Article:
Among non-dispensational evangelicals the general view of Daniel 9:24 holds that these six elements are the goal of the whole prophecy and that they occurred during the first advent 2000 years ago. Contrary to this view, Culver puts the matter into bold dispensational relief: these events are “not to be found in any event near the earthly lifetime of our Lord.” Ryrie points to this verse and applies it to our future: “God will once again turn His attention in a special way to His people the Jews and to His holy city Jerusalem, as outlined in Daniel 9:24.” Clearly then, the dispensationalist adopts a decidedly futurist approach to the prophecy — when he gets past the first sixty-nine weeks. Continue reading →
PMT 2013-026 by Kenneth L. Gentry, Jr.
An initial problem faces the interpreter of Daniel’s Seventy Weeks prophecy. We must determine the identity of the “command” in Daniel 9:25: “Know therefore and understand, that from the going forth of the command to restore and build Jerusalem. . . .”
Decrees to Consider
At first we might suspect Cyrus’s decree in 538 B.C., which is mentioned in 2 Chronicles 36:22-23 and in Ezra 1:1-4; 5:13, 17, 6:3. Certainly Cyrus gives a command to rebuild the city (Isa. 44:28): yet the bulk of the references to his decree deal with the Temple’s rebuilding. Daniel, however, specifically speaks of the command to “restore and build Jerusalem,” which is an important qualification as E. W. Hengstenberg so capably shows. Though the Jews make half-hearted efforts to rebuild Jerusalem after Cyrus’s decree, the city long remains little more than a sparsely populated, unwalled village.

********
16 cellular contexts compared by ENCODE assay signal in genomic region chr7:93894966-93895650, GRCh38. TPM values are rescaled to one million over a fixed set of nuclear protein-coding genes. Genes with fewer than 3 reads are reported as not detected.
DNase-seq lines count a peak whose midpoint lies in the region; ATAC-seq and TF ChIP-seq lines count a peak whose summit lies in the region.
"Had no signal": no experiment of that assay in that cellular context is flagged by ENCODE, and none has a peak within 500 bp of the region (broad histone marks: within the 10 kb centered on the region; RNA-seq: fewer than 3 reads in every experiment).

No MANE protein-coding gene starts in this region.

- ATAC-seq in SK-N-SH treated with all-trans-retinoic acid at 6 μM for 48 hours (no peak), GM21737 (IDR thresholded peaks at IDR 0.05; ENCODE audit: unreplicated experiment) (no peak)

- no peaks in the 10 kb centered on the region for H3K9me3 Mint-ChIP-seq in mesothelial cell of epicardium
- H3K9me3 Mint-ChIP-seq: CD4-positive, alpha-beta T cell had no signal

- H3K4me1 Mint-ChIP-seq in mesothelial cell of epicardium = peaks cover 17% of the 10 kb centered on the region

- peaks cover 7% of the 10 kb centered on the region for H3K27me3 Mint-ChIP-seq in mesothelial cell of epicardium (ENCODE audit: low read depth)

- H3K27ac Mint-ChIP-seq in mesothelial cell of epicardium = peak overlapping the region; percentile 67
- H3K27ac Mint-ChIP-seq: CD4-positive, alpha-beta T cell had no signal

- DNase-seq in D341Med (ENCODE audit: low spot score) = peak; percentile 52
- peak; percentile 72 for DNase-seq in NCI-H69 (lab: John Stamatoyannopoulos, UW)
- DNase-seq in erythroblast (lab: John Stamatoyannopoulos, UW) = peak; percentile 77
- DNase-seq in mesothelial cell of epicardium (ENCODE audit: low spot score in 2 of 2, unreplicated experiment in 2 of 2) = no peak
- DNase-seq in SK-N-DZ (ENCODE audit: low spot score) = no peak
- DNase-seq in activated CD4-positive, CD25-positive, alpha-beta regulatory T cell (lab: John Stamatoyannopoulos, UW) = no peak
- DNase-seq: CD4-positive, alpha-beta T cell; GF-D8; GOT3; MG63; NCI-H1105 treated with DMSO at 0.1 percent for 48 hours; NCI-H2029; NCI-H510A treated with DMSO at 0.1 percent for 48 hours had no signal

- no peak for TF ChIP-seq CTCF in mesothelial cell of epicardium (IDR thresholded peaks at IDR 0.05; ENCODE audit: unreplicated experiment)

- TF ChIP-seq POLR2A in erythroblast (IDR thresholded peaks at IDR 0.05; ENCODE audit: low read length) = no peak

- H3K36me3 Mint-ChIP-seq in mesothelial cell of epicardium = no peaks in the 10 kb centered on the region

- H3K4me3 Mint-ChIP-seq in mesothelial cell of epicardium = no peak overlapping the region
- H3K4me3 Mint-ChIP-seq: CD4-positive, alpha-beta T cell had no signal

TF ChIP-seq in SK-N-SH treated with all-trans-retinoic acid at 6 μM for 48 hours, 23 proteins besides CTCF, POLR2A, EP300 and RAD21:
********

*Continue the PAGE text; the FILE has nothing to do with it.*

Yet Daniel speaks of the command to “restore” (root: shub, “return”) Jerusalem (Dan. 9:25). This requires a return to its original integrity and grandeur as per Jeremiah’s prophecy: “I will cause the captives of Judah and the captives of Israel to return, and will rebuild those places as at the first” (Jer. 33:7). This must involve the restoring of the city complete with its streets and protective wall: “the street shall be built again, and the wall, even in troublesome times” (Dan. 9:25). Continue reading →
PMT 2013-025 by Kenneth L. Gentry, Jr.
Daniel’s seventy weeks prophecy in Dan 9:24-27 is a famous and intriguing passage of Scripture. It’s eschatological character and time-frame provide important information for biblical eschatology. Unfortunately, this is a difficult passage to interpret, though it is thought by the majority of laymen to be quite simple.
I am beginning a brief series on Daniel’s prophecy of the seventy weeks. As we begin I would like first to consider two issues: the structure and the chronology of the seventy weeks.
If we are to understand Daniel’s prophecy, it is extremely helpful to recognize the crucial structure of this unique prophecy. Meredith Kline provides a thorough presentation of the strongly covenantal cast of the prophecy. He meticulously demonstrates that Daniel’s prayer (Dan. 9:3-19) leading up to the prophecy is “saturated with formulaic expressions drawn from the Mosaic treaties, particularly from the Deuteronomic treaty.”
We see that the covenant is a key concern for Daniel. We see this in both Daniel’s prayer and the Lord’s answer to it. Let me explain. Continue reading →